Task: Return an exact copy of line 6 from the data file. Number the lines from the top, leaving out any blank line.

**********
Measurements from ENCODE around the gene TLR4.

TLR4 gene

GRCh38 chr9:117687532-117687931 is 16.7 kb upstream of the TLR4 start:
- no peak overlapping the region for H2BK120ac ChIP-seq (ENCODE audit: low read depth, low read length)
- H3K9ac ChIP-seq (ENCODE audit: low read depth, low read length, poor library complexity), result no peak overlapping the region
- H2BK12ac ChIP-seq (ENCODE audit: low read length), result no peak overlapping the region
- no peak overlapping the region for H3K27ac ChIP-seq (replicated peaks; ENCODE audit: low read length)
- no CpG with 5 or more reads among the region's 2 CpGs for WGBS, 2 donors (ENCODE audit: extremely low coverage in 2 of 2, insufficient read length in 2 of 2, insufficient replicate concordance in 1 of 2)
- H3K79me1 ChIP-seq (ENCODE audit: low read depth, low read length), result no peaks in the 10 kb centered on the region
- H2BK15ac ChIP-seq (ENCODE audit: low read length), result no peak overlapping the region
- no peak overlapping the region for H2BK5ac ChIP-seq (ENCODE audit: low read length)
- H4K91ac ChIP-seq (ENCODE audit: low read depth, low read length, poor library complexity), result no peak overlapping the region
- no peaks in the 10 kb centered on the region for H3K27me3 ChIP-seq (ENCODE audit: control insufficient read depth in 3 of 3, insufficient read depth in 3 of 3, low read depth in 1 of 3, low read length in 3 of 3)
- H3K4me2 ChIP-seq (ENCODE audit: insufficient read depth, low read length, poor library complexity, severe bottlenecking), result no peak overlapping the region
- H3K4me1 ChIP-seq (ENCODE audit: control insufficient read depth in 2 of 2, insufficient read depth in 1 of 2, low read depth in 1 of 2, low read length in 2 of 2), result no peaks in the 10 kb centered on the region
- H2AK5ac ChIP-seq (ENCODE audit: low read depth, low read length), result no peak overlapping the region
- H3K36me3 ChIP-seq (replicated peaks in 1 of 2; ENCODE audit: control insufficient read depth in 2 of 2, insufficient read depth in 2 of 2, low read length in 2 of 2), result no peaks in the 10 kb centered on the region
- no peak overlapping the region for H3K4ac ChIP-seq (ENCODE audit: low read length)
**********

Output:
- H2BK12ac ChIP-seq (ENCODE audit: low read length), result no peak overlapping the region